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Sleep Breath. 2012 Mar;16(1):101-10. doi: 10.1007/s11325-010-0462-0. Epub 2011 Jan 6.

Early cardiac abnormalities and increased C-reactive protein levels in a cohort of children with sleep disordered breathing.

Author information

1
Division of Paediatrics, II Faculty of Medicine, La Sapienza University of Rome, Sant'Andrea Hospital, Rome, Italy. mariapia.villa@uniroma1.it

Abstract

BACKGROUND:

This study aims to evaluate left ventricular (LV) structure and function and inflammation in a paediatric population with sleep disordered breathing (SDB) and in control subjects.

METHODS:

Forty-nine children with SDB and 21 healthy, age-matched subjects were enrolled. The diagnosis of obstructive sleep apnoea syndrome (OSAS) was confirmed by the laboratory polysomnography, showing an obstructive apnoea/hypopnoea index of more than one per hour, according to the criteria of the American Academy of Sleep Medicine and modified for paediatric population. Fasting blood samples for the biochemical evaluation (including high-sensitivity C-reactive protein (hsCRP) were drawn in the morning, after the polysomnographic examination in all patients with SDB and in the control group. All children underwent a two-dimensional colour Doppler cardiac examination with LV mass assessment and systolic and diastolic function evaluation.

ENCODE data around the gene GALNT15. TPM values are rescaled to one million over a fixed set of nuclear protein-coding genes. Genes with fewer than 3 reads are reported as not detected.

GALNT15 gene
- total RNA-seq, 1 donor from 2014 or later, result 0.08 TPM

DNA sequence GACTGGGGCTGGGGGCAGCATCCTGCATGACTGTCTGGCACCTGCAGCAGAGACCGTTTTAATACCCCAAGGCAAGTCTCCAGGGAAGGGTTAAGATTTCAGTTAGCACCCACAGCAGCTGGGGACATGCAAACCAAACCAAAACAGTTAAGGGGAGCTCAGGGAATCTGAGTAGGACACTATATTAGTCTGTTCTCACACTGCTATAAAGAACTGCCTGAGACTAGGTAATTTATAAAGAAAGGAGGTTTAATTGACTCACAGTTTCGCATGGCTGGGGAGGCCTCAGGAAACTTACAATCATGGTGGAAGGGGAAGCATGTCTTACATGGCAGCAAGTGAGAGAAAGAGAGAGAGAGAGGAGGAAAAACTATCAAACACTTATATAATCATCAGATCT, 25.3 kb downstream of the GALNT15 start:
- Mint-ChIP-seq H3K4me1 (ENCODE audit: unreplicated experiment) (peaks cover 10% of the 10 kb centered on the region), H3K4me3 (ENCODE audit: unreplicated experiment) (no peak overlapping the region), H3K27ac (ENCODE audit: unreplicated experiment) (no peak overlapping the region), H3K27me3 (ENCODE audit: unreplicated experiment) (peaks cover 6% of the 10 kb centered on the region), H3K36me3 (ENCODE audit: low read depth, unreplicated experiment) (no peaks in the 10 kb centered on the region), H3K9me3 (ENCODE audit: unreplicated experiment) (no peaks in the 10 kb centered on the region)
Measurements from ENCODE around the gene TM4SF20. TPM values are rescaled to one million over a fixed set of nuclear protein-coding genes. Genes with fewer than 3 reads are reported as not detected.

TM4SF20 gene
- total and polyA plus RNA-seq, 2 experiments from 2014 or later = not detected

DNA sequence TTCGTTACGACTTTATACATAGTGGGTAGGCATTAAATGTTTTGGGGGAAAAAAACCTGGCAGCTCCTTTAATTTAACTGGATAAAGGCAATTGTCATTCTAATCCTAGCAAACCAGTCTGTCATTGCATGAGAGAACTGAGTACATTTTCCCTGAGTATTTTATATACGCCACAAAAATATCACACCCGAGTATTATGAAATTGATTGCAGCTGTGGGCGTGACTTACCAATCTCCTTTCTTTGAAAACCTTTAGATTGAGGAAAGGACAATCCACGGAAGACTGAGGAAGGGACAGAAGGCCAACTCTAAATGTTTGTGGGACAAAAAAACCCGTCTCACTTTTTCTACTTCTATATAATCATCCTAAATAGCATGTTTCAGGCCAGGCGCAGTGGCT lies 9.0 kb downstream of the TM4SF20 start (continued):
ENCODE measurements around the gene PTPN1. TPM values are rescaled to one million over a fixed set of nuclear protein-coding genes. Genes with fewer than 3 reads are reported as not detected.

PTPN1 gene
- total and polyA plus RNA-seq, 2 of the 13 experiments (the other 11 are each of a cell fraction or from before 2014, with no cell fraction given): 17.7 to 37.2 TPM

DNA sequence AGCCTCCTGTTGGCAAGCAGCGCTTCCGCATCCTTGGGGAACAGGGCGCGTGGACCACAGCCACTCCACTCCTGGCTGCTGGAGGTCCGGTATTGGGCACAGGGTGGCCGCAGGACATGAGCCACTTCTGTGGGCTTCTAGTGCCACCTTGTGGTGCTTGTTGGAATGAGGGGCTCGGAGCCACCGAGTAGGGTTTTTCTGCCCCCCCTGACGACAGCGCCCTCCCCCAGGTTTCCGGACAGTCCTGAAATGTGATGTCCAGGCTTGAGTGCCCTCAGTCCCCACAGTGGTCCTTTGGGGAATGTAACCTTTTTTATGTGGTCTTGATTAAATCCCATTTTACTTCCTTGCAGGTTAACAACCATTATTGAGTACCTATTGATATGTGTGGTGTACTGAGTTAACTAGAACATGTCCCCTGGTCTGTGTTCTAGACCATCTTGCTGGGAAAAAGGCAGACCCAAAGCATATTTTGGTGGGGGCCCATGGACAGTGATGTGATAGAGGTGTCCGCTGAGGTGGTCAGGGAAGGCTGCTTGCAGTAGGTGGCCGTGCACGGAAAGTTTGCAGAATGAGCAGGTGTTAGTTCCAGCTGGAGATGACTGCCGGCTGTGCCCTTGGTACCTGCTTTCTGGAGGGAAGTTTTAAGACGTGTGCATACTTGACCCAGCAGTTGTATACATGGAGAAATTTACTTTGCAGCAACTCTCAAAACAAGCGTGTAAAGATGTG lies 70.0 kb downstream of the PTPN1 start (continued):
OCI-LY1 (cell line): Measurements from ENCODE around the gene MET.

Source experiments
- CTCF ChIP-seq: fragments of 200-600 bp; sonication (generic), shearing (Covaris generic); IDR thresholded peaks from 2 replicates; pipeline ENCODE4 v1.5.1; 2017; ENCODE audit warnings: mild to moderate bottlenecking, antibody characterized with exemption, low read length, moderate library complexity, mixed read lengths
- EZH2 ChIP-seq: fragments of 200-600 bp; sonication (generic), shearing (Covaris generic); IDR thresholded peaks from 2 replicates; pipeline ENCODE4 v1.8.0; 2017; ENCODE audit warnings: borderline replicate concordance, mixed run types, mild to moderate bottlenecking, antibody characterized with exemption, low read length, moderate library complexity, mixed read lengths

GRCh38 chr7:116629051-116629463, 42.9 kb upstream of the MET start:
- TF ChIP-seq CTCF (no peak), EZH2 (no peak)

RESULTS:

Higher hsCRP levels were observed in subjects with OSAS than in children with primary snoring and in controls (0.8 ± 0.7 vs 0.3 ± 0.1 ng/dl, p = 0.001, and 0.4 ± 0.2 ng/dl, p = 0.01, respectively). The LV diastolic dysfunction was significantly more frequent in patients with severe OSAS and higher hsCRP levels than in control group.

CONCLUSIONS:

This study shows that OSAS in children is associated with higher LV mass, early LV diastolic dysfunction and a pro-inflammatory state (high CRP levels). These findings might help to explain the higher incidence of cardiovascular morbidity in patients with OSAS.

PMID:
21210231
DOI:
10.1007/s11325-010-0462-0
[Indexed for MEDLINE]

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